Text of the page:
Was it really just that Rafa Benitez picked up Sir Alex Ferguson, put him in his pocket, and administered the mother of all tactical tours de force? Or could it also have been of some significance that Cristiano Ronaldo, the reigning world player of the year, was at times made to look like an inconsequential bit player beside his potential successor Fernando Torres?
Naturally, given all the previous, the Benitez-Ferguson issue had most play, and certainly it is true that the master of Anfield's deployment of both Torres and Steven Gerrard achieved a remarkable coup in the disintegration, for a day at least, of Nemanja Vidic.
But then we can go only so far with Benitez versus Ferguson, partly because the Liverpool manager, except for urging potential allies to attack the centre of United's defence with as much resource as they can muster for the rest of the season, largely resisted the urge to give back some of the recent ridicule aimed at him by the Old Trafford commander.
Their rival achievements and strengths are well enough established to override any sweeping conclusions based on a single match between the teams, including the theory that Vidic has necessarily been diminished to the point that he is no longer one of his team's greatest strengths but suddenly a most glaring weakness.
Less speculative is the fact that Benitez has in Torres a brilliant centrepiece to all his hopes while Ferguson in Ronaldo does not. Certainly not for so much of a season which some expected to be nothing so much as an extended coronation; nor, on current evidence, in the foreseeable future.
No doubt there will be cries that this is harsh, especially when it is remembered that Ronaldo headed United beautifully into a secure position against Internazionale and then nosed United into the lead against Liverpool.
Yes, there is some danger of over-simplification, not least in the fact that if Torres received magnificent support from such as Gerrard and Javier Mascherano, Ronaldo was not exactly surrounded by optimum performance from his team-mates, either against Internazionale or Liverpool. Indeed, if you wanted to define United despair at the end of a week of considerable dishevelment it was probably the sight of Michael Carrick, arguably their most influential player this season, being withdrawn from the challenge of breaking down a Liverpool defence which had allegedly become slow enough to be charged with loitering.
However, there can be no dispute about the fact that against Real Madrid and United, Torres was nothing less than luminous as he made Fabio Cannavaro, Italy's captain and the man of the 2006 World Cup, look old and distraught, and then proceeded to undermine so severely the Player of the Year candidacy of Vidic. This was not so much a surge of form as confirmation of both superb talent and a burning competitive spirit.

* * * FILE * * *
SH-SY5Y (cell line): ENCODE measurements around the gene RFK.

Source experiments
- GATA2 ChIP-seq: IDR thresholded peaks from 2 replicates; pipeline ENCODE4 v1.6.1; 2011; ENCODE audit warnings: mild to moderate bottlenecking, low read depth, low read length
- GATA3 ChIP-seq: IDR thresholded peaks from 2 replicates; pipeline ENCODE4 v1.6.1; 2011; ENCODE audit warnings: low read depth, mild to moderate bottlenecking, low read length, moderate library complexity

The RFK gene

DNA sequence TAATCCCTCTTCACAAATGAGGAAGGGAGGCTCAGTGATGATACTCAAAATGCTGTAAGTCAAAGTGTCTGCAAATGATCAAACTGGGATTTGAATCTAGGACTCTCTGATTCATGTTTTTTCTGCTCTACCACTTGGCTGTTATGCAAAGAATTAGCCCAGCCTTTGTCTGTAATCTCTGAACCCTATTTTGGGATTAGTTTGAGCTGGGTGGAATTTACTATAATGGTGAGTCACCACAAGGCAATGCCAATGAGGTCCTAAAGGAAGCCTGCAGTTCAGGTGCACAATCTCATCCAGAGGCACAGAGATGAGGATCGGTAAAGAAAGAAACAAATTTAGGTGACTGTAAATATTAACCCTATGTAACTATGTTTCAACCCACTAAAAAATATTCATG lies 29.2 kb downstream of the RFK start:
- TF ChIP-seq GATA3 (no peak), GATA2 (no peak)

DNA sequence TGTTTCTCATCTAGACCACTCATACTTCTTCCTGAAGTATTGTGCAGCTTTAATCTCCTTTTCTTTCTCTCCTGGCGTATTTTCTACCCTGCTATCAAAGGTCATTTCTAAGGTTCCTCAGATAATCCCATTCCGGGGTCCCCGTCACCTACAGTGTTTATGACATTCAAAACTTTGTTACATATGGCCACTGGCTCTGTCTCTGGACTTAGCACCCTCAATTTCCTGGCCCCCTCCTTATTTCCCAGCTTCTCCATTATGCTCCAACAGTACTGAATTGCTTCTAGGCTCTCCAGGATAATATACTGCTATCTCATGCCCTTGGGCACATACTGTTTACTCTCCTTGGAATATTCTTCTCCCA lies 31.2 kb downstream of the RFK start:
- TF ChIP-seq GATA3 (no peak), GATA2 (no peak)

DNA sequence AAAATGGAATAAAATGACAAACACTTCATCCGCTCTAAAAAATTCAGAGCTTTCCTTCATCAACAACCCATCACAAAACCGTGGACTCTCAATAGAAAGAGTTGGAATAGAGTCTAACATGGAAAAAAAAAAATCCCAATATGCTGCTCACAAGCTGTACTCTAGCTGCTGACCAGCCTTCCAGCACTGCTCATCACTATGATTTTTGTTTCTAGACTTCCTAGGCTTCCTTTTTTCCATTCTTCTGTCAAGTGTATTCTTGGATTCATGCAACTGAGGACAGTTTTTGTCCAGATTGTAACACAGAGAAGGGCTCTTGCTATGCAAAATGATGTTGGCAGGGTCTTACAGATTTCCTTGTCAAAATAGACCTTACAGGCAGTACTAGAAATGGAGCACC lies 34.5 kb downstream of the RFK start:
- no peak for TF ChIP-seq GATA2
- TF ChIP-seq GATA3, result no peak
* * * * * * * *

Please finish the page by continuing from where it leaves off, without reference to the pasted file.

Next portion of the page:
Among his other woes, Ferguson could only have yearned for even hints of such commitment from his own superstar.
In a few weeks of fragile fitness Torres has become a fierce disciple of Benitez's cause. He wears a Liverpool heart on his sleeve, while, it it is difficult not to conclude, Ronaldo mostly sports one kind of advertisement or another for himself. Ferguson will no doubt bridle at this suggestion as much as the one that Benitez took him to the strategic and tactical cleaners, but the belief here is that it will be with less justification.
Whatever the undoubted cleverness of Benitez's work in Europe, where he twice left the messiah Jose Mourinho resorting to nothing more resourceful than long balls, he has never before been close to Ferguson's supreme quality of investing unbridled faith in his players.
This was most startling about Liverpool's eruption against both Real and United. Neither triumph was, whatever Benitez's most fervent admirers say, primarily about tactical pragmatism. They were the fruit of players operating at the peak of their powers. Torres and to an almost equal extent, Gerrard, played with a wonderful freedom and while Benitez can fairly claim that he has not often enough had both men available at the same time, there is also no great case for him, as there is for Ferguson, as a coach with an instinct for taking away the leash – at least until now.